During the intensive European Cloud and Radiation Experiment 1994 (EUCREX’94) conducted off the coast of Brittany (France) over the Atlantic Ocean during April 1994, natural cirrus have been analyzed from in situ and remote sensing measurements. The authors have particularly studied the case of 17 April 1994. For this day a cirrus bank is described by a complete dataset, that is, classic airborne thermodynamical measurements, microphysical (forward scattering spectrometer probe) and OAP-2D2-C (optical array probe-cloud) probes manufactured by Particle Measuring System, and radiative (Barnes Precision Radiation Thermometer, Eppley pyranometers, and upward- and downward-looking pyrgeometers) measurements above and below the cloud. More specific airborne instruments were used such as upward backscatter lidar with polarization capabilities (LEANDRE) on board the Avion de Recherches Atmosphériques et Télédétection and the Polarization and Directionality of the Earth’s Reflectances (POLDER) radiometer on board the Falcon for measurement of bidirectional and polarized reflectances. The scene was also documented by NOAA-12/Advanced Very High Resolution Radiometer data. However, the nonsphericity of cirrus ice crystals is clearly demonstrated by the lidar backscattering depolarization ratio measurements (Δ p = 24%) and by the absence of any rainbow in POLDER bidirectional reflectances. A specular reflection of the solar light observed on POLDER images indicates the presence of horizontally oriented ice particles in the cloud. All these optical properties will be studied in a companion paper (Part II) and compared with optical properties derived from microphysical models in order to evaluate the radiative impact of natural cirrus clouds.

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Hélène Chepfer
,
Gérard Brogniez
,
Laurent Sauvage
,
Pierre H. Flamant
,
Vincent Trouillet
, and
Jacques Pelon

Abstract

In this paper, a quantitative analysis of in situ and radiative measurements concerning cirrus clouds is presented. These measurements were performed during the European Cloud and Radiative Experiment 1994 (EUCREX’94) as discussed in an earlier paper (Part I). The analyses are expressed in terms of cirrus microphysics structure. The complex microphysical structure of cirrus cloud is approximated by simple hexagonal monocrystalline particles (columns and plates) and by polycrystalline particles (randomized triadic Koch fractals of second generation) both arbitrarily oriented in space (3D). The authors have also considered hexagonal plates randomly oriented in horizontal planes with a tilted angle of 15° (2D). Radiative properties of cirrus cloud are analyzed, assuming that the cloud is composed of 3D ice crystals, by way of an adding–doubling code. For the hypothesis of 2D ice crystals, a modified successive order of scattering code has been used. The first order of scattering is calculated exactly using the scattering phase function of 2D crystals; for the higher orders, it is assumed that the same particles are 3D oriented. To explain the whole dataset, the most appropriate microphysics, in terms of radiative properties of cirrus clouds, is that of the 2D hexagonal plates whose aspect ratio (length divided by diameter) is 0.05.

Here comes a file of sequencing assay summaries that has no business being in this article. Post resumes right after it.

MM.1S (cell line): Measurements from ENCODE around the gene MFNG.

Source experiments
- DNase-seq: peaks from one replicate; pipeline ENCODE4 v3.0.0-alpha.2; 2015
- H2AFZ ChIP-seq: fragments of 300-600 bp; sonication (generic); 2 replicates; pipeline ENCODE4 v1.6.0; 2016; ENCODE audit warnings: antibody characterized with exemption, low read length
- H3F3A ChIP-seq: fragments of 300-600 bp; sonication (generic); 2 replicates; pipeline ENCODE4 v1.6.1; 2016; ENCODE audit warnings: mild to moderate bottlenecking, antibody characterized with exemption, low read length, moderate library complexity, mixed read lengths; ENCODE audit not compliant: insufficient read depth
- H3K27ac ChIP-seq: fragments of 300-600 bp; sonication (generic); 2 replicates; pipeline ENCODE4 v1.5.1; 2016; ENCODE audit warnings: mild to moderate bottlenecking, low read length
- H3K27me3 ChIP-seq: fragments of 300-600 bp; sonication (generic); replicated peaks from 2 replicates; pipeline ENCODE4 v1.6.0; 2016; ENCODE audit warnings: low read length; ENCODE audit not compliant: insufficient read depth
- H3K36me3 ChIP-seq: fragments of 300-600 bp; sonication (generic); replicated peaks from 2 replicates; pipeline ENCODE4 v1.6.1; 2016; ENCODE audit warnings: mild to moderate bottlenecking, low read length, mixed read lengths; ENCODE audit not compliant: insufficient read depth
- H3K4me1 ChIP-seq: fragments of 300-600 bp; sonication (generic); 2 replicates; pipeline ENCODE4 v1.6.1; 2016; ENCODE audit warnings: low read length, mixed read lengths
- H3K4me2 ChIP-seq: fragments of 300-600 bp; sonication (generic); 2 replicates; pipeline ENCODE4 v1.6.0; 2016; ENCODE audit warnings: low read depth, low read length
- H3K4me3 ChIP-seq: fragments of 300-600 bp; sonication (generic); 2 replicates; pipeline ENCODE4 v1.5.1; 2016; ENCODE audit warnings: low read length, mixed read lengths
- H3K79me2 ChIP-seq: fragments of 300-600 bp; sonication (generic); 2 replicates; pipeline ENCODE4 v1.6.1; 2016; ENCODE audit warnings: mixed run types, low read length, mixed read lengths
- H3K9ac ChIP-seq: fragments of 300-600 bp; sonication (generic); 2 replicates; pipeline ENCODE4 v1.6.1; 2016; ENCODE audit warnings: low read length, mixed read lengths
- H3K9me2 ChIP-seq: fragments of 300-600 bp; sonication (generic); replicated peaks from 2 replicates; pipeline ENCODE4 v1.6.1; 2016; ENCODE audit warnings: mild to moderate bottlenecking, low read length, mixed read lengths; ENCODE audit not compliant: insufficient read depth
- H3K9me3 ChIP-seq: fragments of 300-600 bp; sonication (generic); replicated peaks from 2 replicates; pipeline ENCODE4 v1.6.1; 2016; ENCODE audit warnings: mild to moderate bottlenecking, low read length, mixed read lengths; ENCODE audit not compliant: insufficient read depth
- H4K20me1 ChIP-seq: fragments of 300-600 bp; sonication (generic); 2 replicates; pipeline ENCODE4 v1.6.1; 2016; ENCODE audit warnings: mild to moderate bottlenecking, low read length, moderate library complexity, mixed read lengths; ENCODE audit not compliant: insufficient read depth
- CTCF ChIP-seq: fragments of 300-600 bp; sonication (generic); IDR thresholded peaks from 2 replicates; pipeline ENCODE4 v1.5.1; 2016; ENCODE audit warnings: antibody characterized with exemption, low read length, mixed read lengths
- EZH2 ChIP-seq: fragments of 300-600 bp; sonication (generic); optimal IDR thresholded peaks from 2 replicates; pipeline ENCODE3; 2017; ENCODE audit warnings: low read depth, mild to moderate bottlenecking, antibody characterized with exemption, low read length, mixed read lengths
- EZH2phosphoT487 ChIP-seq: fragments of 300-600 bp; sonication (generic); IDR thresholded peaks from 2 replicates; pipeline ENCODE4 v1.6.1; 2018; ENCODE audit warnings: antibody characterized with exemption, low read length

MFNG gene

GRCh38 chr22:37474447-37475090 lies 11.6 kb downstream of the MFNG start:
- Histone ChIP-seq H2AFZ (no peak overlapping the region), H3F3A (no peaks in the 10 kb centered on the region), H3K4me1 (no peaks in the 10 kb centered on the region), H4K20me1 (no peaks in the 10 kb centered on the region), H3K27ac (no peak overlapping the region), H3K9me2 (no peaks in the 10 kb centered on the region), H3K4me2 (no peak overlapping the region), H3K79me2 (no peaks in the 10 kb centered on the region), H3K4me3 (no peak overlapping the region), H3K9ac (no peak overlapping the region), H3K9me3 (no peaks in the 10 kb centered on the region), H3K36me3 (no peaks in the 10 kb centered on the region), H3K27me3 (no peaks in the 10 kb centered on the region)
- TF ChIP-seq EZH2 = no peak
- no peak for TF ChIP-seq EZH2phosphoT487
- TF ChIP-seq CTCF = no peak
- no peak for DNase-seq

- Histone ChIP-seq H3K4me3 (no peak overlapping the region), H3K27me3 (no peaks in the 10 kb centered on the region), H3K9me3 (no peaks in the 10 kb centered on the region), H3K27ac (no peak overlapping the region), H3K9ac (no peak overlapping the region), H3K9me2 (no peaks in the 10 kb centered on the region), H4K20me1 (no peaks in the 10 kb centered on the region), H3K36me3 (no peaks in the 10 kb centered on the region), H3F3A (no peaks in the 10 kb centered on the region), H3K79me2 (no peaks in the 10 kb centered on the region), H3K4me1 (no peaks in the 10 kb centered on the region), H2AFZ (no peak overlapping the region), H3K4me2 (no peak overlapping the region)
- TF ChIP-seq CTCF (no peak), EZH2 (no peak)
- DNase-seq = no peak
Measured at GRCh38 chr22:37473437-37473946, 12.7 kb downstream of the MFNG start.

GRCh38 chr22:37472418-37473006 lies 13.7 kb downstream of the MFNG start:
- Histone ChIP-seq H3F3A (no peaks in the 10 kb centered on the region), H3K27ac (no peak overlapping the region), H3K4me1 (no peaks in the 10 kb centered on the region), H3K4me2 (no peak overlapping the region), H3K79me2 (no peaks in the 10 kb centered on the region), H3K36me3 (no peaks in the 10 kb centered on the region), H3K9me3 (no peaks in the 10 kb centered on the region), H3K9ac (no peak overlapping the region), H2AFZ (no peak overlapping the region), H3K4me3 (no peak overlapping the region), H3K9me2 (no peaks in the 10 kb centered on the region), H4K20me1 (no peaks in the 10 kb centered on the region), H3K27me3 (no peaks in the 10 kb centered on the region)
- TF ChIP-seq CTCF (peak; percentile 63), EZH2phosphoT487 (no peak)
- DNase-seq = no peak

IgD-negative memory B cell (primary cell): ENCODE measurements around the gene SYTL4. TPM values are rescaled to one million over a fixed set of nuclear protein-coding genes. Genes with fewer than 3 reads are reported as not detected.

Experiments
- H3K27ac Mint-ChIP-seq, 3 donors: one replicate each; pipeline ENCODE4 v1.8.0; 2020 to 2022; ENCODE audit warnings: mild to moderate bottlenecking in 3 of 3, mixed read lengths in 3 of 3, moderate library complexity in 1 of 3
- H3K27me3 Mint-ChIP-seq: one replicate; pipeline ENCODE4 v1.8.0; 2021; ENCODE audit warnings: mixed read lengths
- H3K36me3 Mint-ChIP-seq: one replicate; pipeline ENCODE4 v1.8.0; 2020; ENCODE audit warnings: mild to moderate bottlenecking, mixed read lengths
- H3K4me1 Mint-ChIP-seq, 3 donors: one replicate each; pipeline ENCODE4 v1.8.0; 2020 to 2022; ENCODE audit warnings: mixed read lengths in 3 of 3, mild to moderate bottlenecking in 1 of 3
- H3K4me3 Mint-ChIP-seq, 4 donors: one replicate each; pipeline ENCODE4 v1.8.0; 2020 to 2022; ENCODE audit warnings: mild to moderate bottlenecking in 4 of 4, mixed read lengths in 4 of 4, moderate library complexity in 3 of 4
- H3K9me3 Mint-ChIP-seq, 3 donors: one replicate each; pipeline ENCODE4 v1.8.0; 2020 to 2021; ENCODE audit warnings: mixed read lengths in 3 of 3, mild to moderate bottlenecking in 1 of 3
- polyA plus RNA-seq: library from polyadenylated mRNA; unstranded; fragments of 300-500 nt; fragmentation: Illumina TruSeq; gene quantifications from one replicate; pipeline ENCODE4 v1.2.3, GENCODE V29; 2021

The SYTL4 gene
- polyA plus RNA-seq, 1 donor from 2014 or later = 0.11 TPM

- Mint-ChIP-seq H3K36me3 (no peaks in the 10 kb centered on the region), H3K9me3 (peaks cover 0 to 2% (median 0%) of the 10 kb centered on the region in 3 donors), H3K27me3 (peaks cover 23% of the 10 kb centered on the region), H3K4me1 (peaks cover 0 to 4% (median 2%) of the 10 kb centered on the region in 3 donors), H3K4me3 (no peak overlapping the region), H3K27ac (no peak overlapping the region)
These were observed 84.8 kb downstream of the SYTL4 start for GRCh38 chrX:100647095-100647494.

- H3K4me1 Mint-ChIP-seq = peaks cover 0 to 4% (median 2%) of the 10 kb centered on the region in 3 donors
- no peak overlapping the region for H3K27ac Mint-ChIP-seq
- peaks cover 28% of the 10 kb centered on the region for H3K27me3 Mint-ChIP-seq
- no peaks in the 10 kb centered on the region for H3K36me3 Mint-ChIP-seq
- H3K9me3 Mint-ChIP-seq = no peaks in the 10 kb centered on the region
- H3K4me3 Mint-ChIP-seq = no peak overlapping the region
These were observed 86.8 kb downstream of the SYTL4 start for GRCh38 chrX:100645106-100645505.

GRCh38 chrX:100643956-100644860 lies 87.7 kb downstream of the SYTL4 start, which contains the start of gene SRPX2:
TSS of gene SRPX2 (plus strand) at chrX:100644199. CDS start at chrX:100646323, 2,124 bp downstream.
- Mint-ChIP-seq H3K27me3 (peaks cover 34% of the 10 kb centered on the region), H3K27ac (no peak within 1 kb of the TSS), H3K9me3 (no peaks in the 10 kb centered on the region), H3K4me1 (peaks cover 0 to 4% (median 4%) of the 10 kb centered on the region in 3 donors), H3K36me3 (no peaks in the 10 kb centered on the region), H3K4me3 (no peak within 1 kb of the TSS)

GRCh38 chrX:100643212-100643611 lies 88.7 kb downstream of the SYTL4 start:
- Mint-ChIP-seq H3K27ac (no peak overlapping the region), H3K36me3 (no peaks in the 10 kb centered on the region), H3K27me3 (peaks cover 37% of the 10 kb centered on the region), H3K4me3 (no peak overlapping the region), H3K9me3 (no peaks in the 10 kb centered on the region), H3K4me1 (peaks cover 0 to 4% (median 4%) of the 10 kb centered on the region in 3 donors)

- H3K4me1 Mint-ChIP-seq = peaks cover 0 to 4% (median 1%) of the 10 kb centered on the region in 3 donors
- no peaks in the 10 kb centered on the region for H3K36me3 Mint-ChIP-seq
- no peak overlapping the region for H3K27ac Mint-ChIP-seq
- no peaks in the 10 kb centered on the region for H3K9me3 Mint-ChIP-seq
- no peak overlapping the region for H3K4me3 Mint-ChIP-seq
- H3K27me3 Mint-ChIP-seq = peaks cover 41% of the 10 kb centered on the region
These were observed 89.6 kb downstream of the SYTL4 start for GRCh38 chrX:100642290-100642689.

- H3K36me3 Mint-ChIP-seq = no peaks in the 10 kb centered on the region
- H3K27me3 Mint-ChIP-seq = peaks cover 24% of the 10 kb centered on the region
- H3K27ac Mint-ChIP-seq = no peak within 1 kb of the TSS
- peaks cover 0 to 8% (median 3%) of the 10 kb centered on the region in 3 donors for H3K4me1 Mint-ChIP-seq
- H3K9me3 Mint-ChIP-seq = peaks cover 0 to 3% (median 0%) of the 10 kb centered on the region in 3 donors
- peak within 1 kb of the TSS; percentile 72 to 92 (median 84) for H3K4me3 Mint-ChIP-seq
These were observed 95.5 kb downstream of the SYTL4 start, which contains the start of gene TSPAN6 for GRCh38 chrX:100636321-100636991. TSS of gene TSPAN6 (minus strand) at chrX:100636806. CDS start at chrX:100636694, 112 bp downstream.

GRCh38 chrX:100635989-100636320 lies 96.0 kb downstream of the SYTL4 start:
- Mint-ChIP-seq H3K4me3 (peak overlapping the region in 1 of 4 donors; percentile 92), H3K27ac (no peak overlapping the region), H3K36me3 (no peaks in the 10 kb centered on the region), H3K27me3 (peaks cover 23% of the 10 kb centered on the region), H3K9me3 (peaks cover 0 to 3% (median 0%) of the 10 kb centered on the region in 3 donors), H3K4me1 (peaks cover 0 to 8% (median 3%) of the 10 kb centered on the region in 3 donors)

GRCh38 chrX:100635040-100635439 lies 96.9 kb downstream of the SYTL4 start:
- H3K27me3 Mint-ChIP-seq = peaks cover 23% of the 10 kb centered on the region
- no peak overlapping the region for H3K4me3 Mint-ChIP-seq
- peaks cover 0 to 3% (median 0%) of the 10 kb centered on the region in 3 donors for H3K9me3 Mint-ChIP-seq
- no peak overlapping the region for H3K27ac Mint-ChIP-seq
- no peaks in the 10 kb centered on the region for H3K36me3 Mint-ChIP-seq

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Anne Garnier
,
Jacques Pelon
,
Philippe Dubuisson
,
Michaël Faivre
,
Olivier Chomette
,
Nicolas Pascal
, and
David P. Kratz

Abstract

The paper describes the operational analysis of the Imaging Infrared Radiometer (IIR) data, which have been collected in the framework of the Cloud–Aerosol Lidar and Infrared Pathfinder Satellite Observation (CALIPSO) mission for the purpose of retrieving high-altitude (above 7 km) cloud effective emissivity and optical depth that can be used in synergy with the vertically resolved Cloud–Aerosol Lidar with Orthogonal Polarization (CALIOP) collocated observations. After an IIR scene classification is built under the CALIOP track, the analysis is applied to features detected by CALIOP when found alone in the atmospheric column or when CALIOP identifies an opaque layer underneath. The fast-calculation radiative transfer (FASRAD) model fed by ancillary meteorological and surface data is used to compute the different components involved in the effective emissivity retrievals under the CALIOP track. The track analysis is extended to the IIR swath using homogeneity criteria that are based on radiative equivalence. The effective optical depth at 12.05 μm is shown to be a good proxy for about one-half of the cloud optical depth, allowing direct comparisons with other databases in the visible spectrum. A step-by-step quantitative sensitivity and performance analysis is provided. The method is validated through comparisons of collocated IIR and CALIOP optical depths for elevated single-layered semitransparent cirrus clouds, showing excellent agreement (within 20%) for values ranging from 1 down to 0.05. Uncertainties have been determined from the identified error sources. The optical depth distribution of semitransparent clouds is found to have a nearly exponential shape with a mean value of about 0.5–0.6.